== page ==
• CIUDAD DEL SABER / CITY OF KNOWLEDGE / MASTER PLAN

      SU, HYEWON (The University of Arizona., 2002)
    • A confluence of thinking: The influence of 20th century art history on American landscape architecture

      White, Steven Robert (The University of Arizona., 1997)
      Since beginning my graduate studies in landscape architecture, I have encountered many situations in class in which references to art were used. I discovered a connection in the usage of the jargon of art in landscape architecture study. People, for the most part, do not know what landscape architects do or who we are. In this thesis I will make the case for aligning the profession of landscape architecture with the fine arts and humanities. An art history component in the curriculum and education and training of landscape architects would augment their design and presentation skills in the workplace. I have included the results of a survey questionnaire that I sent to 65 landscape architecture teaching faculty representing 38 landscape architecture programs in the United States. These individuals held either a Bachelor of Fine Arts degree, a Master of Fine Arts degree, or they had a scholarly research interest in art.
    • CREATING EXPERIENCES: THE CITY OF KNOWLEDGE INTERPRETIVE NETWORK

      SUSSMAN, RACHEL M. (The University of Arizona., 2002)
    • A critical analysis of the plans for the preservation of four Templer colonies in Israel

      Golan, Ya'acov, 1948- (The University of Arizona., 1995)
      In view of the pressures accompanying modern life and population growth, there is great need and importance in the preservation of historic sites, which can create balance between the past and future and strengthen the sense of stability and cultural continuity. This study critically analyzes plans for preservation and development of four of the seven colonies which were founded in Palestine in the 19th century by the German Templers who immigrated because of religious convictions. The history of the group and their contribution to the development of Palestine are described, as are the present condition of the colonies. Criteria for critical analysis of preservation plans which drawn from existing laws in the modern state of Israel, international charters, and interviews with people connected to the colonies in one way or another. The conclusions from this analysis show that only one plan fits the criteria.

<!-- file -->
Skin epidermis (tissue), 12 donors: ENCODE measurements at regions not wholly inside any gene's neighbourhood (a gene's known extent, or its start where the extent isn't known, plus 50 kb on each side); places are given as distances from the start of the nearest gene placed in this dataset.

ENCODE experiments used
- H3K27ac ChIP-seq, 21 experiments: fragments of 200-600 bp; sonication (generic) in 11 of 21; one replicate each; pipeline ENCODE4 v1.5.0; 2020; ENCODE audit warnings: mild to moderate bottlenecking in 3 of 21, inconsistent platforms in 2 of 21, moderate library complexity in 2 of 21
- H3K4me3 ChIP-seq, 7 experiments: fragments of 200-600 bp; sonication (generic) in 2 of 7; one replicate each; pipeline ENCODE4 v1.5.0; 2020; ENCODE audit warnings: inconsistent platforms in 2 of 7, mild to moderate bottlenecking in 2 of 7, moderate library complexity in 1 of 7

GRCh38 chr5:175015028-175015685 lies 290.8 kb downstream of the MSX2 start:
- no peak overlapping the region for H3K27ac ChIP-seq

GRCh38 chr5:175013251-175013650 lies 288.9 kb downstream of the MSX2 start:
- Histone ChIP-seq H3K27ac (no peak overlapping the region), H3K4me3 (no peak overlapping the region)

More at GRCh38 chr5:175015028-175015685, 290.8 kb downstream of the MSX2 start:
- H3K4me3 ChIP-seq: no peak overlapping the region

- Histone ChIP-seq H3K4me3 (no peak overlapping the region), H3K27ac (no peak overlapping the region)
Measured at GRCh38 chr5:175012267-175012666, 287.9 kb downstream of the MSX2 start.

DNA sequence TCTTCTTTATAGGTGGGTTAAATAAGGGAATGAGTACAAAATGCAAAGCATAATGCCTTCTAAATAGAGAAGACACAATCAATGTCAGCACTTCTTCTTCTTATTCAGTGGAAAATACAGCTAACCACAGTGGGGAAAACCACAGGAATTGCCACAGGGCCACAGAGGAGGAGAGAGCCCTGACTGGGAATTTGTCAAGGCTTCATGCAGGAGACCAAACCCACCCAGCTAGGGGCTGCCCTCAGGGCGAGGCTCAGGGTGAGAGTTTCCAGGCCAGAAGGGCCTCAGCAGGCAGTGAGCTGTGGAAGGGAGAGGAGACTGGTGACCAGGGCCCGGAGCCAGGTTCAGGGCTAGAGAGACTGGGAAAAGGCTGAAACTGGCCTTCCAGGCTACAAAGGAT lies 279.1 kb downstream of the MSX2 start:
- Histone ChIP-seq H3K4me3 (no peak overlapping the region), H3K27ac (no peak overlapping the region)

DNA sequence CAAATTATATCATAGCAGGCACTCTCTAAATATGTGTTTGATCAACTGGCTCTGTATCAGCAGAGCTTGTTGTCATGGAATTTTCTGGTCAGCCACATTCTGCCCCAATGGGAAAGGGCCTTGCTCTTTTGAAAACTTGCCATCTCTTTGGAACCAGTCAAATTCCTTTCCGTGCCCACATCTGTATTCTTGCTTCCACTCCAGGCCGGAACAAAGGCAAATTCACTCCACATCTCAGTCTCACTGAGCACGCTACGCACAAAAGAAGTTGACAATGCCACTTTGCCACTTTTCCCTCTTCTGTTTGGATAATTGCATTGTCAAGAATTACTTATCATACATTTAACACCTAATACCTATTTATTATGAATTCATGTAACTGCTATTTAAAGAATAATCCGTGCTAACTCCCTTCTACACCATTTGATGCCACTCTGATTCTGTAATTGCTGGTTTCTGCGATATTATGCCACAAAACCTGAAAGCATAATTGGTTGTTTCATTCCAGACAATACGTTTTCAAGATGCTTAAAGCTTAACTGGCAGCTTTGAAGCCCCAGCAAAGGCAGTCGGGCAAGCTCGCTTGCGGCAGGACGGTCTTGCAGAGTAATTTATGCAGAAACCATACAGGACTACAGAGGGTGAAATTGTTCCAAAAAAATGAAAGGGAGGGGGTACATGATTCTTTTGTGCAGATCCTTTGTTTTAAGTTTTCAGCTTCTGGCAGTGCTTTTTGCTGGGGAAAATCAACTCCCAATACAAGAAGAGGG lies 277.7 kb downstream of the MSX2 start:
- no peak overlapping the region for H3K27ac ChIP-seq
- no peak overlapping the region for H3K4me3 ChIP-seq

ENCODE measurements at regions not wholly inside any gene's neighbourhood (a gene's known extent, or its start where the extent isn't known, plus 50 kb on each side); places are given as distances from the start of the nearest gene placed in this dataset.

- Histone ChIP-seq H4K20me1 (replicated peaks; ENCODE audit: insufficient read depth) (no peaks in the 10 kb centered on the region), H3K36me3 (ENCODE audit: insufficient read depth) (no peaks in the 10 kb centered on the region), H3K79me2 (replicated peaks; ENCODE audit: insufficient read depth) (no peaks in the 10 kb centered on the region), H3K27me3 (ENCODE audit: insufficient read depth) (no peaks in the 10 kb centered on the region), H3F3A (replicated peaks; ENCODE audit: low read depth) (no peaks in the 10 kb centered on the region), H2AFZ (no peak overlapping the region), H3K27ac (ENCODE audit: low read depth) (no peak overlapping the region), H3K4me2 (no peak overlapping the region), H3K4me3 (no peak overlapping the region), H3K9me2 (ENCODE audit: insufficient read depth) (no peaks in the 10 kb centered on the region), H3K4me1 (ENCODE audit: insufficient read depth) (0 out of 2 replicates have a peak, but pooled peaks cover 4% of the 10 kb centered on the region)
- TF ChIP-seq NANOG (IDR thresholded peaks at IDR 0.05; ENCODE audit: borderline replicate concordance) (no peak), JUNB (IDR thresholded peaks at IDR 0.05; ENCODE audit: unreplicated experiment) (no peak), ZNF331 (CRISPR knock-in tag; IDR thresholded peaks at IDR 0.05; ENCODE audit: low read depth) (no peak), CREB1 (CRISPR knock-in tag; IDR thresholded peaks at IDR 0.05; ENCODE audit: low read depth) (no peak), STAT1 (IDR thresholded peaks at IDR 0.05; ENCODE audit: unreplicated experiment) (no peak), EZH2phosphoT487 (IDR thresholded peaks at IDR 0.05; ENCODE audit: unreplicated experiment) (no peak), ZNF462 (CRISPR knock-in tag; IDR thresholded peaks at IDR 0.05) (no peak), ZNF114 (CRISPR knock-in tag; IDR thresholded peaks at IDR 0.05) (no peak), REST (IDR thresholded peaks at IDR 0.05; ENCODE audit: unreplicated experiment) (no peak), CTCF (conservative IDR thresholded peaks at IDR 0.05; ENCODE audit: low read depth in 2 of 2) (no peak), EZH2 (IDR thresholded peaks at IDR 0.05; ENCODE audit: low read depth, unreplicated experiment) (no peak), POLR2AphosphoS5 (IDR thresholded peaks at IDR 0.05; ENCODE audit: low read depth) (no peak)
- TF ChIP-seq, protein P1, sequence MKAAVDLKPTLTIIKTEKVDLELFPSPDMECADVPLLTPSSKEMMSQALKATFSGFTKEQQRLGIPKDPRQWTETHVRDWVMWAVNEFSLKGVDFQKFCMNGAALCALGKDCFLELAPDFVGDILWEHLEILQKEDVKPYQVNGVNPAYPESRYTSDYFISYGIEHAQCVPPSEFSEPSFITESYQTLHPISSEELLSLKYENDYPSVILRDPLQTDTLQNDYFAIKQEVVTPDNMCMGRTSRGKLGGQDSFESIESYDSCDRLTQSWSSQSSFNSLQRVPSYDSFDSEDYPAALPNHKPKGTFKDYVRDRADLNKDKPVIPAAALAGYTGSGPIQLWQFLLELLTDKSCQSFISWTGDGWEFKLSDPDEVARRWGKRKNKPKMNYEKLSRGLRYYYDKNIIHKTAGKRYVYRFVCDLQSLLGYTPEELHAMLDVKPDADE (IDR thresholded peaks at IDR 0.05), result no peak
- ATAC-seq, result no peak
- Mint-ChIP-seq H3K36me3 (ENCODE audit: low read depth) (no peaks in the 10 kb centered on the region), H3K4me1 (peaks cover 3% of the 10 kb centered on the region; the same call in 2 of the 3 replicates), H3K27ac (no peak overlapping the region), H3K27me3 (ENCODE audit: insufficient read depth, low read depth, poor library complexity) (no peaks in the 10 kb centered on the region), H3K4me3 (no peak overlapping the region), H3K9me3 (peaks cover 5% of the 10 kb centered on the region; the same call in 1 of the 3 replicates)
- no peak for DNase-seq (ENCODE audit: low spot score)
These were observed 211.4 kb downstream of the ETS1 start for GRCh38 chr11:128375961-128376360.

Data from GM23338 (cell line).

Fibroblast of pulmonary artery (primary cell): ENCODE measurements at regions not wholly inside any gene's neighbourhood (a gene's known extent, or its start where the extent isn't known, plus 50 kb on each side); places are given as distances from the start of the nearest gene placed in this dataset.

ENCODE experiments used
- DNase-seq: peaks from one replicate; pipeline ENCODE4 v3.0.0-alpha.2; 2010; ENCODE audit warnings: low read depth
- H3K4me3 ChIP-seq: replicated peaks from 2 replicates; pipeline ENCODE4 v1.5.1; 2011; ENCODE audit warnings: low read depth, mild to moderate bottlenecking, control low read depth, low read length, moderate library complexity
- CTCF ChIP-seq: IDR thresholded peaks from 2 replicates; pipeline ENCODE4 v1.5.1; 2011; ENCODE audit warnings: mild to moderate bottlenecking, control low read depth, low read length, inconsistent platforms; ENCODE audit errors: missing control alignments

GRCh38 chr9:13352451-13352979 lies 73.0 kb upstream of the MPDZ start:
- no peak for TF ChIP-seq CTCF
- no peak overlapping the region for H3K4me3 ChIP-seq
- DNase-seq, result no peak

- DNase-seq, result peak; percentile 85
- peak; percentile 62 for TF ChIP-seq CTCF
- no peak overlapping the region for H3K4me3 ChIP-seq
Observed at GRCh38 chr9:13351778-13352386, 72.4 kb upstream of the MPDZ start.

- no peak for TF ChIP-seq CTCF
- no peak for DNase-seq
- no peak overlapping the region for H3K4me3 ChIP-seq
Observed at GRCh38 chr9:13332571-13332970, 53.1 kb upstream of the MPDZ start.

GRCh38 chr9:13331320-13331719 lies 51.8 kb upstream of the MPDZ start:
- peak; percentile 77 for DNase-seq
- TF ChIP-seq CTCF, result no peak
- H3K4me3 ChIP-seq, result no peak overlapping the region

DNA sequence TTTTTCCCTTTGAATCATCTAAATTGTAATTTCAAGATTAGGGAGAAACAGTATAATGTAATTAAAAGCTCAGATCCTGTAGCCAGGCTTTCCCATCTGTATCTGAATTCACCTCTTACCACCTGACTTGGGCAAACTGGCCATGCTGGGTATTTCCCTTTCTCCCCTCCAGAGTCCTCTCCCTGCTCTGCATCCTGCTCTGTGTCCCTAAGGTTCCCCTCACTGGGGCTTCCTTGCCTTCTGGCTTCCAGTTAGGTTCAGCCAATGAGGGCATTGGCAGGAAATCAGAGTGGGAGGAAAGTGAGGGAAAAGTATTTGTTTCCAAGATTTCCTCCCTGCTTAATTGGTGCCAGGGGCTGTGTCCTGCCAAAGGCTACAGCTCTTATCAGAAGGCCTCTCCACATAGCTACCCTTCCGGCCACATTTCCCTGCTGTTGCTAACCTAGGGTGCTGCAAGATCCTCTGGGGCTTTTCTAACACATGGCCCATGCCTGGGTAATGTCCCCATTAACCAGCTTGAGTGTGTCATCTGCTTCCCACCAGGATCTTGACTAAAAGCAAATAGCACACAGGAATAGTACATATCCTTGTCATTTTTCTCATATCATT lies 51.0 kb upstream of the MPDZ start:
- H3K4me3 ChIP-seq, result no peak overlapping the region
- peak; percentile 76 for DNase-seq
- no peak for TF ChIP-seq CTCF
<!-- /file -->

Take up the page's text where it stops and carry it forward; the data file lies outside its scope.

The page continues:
• Defining success in schoolyard design in Tucson, Arizona: Evaluating schoolyards utilizing assessment, staff perceptions, and achievement test scores

      Schaefer, Renee (The University of Arizona., 2003)
      Determining the criteria and then evaluating schoolyard environments is a challenge due to the myriad aspects of what may constitute successful design of schoolyards. The intention of this study was to identify the design elements, qualities, or processes of elementary schoolyards that determine the success of these environments. Descriptive and comparative data analyses were conducted following the distribution of questionnaires and the application of criteria checklists to a sample of public elementary schools in Tucson, Arizona. The discovered patterns contributed information as to how well these schoolyards are providing a successful outdoor experience for staff and children, as well as what factors determine that positive outcome. The findings are useful for the design of future school outdoor environments and the redesign of existing schoolyards in Tucson and the Southwest, and may be applicable in other regions.
    • Design variables and the success of outdoor neighborhood recreational facilities

      Chapman, Gary Allen (The University of Arizona., 1999)
      Today, park use is at an all-time high with the number of city parks increasing at a growing rate each year. Designing a successful outdoor neighborhood recreational facility insures that the surrounding population has an enjoyable, safe, and lasting space to recreate. This study properly illustrates the process in designing a successful neighborhood park. A demographic analysis, conducted in Southern California's Coachella Valley, identified three neighborhood parks as ideal study sites. Likewise, the review of existing literature, site observations, and the analysis of a carefully designed survey developed the appropriate methodology in meeting the intent of this study. As author, I wish to stress the importance of process. If the designer of a neighborhood facility is to meet the recreational goals of any community, he or she must first take action in understanding the appropriate process. Once this understanding is achieved, effective design guidelines may then be developed.